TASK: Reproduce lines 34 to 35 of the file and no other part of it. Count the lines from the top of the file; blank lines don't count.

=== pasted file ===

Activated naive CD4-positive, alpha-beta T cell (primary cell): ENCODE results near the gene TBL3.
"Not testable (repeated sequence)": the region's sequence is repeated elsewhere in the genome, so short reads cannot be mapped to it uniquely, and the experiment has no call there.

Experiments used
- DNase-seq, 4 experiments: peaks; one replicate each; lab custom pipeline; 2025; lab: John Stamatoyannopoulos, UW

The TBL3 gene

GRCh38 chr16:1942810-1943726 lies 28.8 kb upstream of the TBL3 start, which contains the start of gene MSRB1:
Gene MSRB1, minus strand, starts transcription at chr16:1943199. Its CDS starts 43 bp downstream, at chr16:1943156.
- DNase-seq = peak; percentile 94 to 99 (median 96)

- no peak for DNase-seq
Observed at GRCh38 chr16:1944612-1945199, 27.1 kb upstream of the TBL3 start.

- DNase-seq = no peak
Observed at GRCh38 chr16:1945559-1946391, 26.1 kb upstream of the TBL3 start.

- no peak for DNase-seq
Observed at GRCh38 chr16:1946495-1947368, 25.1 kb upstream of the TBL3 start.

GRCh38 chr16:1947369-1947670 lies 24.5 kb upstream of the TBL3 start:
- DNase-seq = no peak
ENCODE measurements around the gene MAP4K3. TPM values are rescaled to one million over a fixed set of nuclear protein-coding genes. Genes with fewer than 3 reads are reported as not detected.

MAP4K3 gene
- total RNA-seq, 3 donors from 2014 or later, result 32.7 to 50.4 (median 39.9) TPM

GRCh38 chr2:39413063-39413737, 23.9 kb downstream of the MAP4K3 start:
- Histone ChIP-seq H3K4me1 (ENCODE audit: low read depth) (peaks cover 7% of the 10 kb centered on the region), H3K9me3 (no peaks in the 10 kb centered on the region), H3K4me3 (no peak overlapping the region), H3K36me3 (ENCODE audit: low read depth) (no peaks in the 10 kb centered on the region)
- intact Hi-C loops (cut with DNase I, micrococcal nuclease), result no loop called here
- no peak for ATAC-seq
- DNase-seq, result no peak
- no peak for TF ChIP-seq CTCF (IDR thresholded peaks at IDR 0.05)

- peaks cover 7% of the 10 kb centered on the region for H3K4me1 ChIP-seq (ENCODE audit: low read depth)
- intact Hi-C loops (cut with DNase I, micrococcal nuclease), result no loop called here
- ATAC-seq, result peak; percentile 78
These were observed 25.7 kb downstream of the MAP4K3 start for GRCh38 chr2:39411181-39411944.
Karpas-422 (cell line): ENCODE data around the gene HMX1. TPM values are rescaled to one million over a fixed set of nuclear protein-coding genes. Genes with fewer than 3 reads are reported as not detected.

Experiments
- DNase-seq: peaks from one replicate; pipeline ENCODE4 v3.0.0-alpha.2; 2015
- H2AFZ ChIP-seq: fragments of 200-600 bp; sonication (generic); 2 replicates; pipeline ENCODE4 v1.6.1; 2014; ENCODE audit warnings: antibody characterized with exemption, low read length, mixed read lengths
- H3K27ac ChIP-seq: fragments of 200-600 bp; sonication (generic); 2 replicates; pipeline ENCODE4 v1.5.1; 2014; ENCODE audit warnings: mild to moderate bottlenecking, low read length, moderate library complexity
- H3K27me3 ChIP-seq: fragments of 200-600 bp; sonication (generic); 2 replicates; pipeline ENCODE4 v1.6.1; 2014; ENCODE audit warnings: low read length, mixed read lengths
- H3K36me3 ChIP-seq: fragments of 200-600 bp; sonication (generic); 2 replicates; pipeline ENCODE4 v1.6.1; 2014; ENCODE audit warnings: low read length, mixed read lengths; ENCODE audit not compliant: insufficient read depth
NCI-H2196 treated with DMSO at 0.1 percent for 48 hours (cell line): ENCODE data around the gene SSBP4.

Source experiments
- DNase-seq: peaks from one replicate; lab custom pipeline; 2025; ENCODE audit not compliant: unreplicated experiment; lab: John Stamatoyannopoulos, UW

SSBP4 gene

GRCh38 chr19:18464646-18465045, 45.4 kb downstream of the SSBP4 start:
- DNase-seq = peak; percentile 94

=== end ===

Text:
- H3K27ac ChIP-seq: fragments of 200-600 bp; sonication (generic); 2 replicates; pipeline ENCODE4 v1.5.1; 2014; ENCODE audit warnings: mild to moderate bottlenecking, low read length, moderate library complexity
- H3K27me3 ChIP-seq: fragments of 200-600 bp; sonication (generic); 2 replicates; pipeline ENCODE4 v1.6.1; 2014; ENCODE audit warnings: low read length, mixed read lengths